We urge the Northwestern community to participate when able in this month's events and engage on social media as much as possible. Our hope for the month is to bring us together as a community, through support and solidarity, and begin to collectively move toward healing (however defined). We need your support!!

For additional information, follow CARE on Facebook, Instagram, and Twitter 

#BrainInjuryAwareness | A Brain Injury Can Happen to Anyone

brain-injury.pngIf you’re a fan of football, you most certainly have seen a player take a blow to the head that knocks them unconscious for a moment or has them unable to stand back up without appearing disoriented. This is one of the more common examples of a person sustaining a brain injury known as a concussion. However, concussions and brain injuries as a whole, are not relegated solely to the world of sports and can occur to anyone as a result from a multitude of factors. 

What is a Brain Injury?

As defined by the Brain Injury Alliance, “A brain injury is an injury to the brain that occurs after birth and is not congenital, degenerative or hereditary. The injury results in a change of the brain’s neuronal activity. There are two types of brain injury: Traumatic Brain Injury and Acquired Brain Injury.”

Traumatic Brain Injury (TBI): A TBI is caused by an external factor such as a bump, blow or jolt to the head that disrupts the normal function of the brain. TBI can be defined as closed (non-penetrating) or open (penetrating). The severity of a TBI may range from mild (for example, concussion) to severe.

Acquired Brain Injury (ABI): An ABI is an alteration in brain functioning or pathology caused by internal factors such as a lack of oxygen. 

How is a person likely to sustain a brain injury?

A brain injury can result from numerous factors. Many brain injuries will occur from a single severe event where the head sustains a significant blow such as during a fall, car accident, or sports related injury resulting in a concussion. A brain injury can also develop over time due to conditions including a brain tumor, infectious disease, or neurotoxic poisoning.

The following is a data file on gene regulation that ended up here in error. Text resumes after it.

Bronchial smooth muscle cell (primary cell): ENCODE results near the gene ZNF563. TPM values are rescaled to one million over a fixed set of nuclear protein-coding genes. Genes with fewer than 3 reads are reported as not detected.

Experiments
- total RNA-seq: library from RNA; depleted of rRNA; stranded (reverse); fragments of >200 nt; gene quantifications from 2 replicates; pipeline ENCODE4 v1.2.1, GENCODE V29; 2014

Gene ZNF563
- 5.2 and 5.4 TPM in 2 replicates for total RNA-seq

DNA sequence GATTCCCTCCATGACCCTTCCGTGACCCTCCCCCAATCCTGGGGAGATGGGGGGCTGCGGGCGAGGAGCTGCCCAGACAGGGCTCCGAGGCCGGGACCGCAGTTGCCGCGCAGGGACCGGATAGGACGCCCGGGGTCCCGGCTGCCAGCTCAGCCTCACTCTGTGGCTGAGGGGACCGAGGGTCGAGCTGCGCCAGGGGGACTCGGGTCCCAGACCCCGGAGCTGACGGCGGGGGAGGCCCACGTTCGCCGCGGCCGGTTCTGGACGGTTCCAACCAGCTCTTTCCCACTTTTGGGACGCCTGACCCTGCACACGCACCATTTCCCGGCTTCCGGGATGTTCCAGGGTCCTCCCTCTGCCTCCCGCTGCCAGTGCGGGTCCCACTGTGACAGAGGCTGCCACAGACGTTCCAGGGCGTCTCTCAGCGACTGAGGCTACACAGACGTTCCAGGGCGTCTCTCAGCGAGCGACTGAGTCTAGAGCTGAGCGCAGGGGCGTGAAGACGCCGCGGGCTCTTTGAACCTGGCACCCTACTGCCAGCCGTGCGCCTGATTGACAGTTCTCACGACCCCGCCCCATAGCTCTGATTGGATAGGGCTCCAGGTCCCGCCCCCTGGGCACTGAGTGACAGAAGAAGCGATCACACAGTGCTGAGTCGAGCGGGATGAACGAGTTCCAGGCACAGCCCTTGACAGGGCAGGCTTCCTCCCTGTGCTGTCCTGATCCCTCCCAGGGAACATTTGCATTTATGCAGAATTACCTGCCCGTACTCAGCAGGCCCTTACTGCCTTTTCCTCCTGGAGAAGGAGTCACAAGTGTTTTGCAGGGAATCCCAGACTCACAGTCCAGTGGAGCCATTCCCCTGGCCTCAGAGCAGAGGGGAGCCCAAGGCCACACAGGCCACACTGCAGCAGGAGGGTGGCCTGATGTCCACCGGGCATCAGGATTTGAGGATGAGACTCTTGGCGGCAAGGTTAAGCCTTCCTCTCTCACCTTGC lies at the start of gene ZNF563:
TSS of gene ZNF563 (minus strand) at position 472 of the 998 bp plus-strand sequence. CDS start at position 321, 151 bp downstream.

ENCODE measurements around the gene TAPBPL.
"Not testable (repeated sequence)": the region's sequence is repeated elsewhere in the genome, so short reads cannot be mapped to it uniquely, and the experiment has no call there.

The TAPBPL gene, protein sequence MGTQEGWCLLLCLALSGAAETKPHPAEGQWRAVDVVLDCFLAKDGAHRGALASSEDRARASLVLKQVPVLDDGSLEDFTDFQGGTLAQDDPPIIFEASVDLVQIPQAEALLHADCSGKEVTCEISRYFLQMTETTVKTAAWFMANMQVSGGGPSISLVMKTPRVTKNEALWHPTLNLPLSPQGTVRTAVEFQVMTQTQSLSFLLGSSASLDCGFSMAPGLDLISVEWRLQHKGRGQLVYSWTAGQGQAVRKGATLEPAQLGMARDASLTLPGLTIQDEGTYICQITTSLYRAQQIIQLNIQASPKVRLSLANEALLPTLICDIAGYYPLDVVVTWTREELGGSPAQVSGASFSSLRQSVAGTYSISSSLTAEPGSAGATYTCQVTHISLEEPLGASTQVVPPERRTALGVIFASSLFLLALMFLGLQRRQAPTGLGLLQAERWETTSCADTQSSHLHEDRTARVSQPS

Unfortunately, it is important to note that brain injuries can be the result of physical altercations including abusive relationships. If you or a friend are in an abusive relationship, seek help. Northwestern and the surrounding area have confidential support services to help should you find yourself in this situation.

How can you prevent/lessen the severity of a brain injury?

There are many simple ways in which you can prevent or lessen the severity of a brain injury from occurring.

WEAR A HELMET! It cannot be stressed enough that wearing a helmet during these activities significantly reduces the likelihood and severity of sustaining a head/brain injury:

  • Ride a bike, motorcycle, snowmobile, scooter, or use an all-terrain vehicle
  • Play a contact sport, such as football, ice hockey, or boxing
  • Use in-line skates or ride a skateboard
  • Bat and run bases in baseball or softball
  • Ride a horse
  • Ski or snowboard


Always Wear A Seatbelt. Whether you are the driver or a passenger, wearing a seat belt every time you are in a vehicle significantly decreases the chance of suffering an injury, not just head/brain injuries.

Do Not Drink And Drive. Even low levels of alcohol increase the risk of a car crash. If you plan to drink and need transportation use a sober designated driver or public transportation.

Avoid Distracted Driving Habits. Silence, enable the ‘do not disturb’ function, or put your phone away when driving; do not make phone calls or text while operating the vehicle. Do not read, eat, or groom while driving.

Keep Substance Use to Low-Risk Levels and Never Mix Substances. Falls are much more common when a person is intoxicated due to impaired coordination. Mixing substances, including OTC and prescription medications, can result in severe reactions leading to injury.

Make Living Areas Safer. Have you ever bumped your head on a low ceiling or other objects? This can commonly occur when beds are bunked or lofted. Avoid setting your living space this way if at all possible. Otherwise, place padding on any hard exposed surfaces that your head is likely to come in contact with. Ensure handrails are installed and secure on all staircases. Also, ensure any carpeting is secure or install stair tread covers for additional grip.

Signs & Symptoms of a Brain Injury

Brain injuries can cause an impairment of cognitive abilities or physical functioning and result in the disturbance of behavioral or emotional functioning. Many symptoms appear immediately after the injury while others can develop over the coming days or weeks.

Some common symptoms include:

  • Headaches
  • Difficulty concentrating
  • Becoming easily confused
  • Slowed thought processes
  • Difficulty with memory
  • Nausea
  • Lack of energy, fatigue
  • Dizziness, poor balance, lightheadedness
  • Blurred vision
  • Sensitivity to light and sound
  • Poor sleep
  • Mood changes (irritable, anxious, or sad)
What to do after sustaining an injury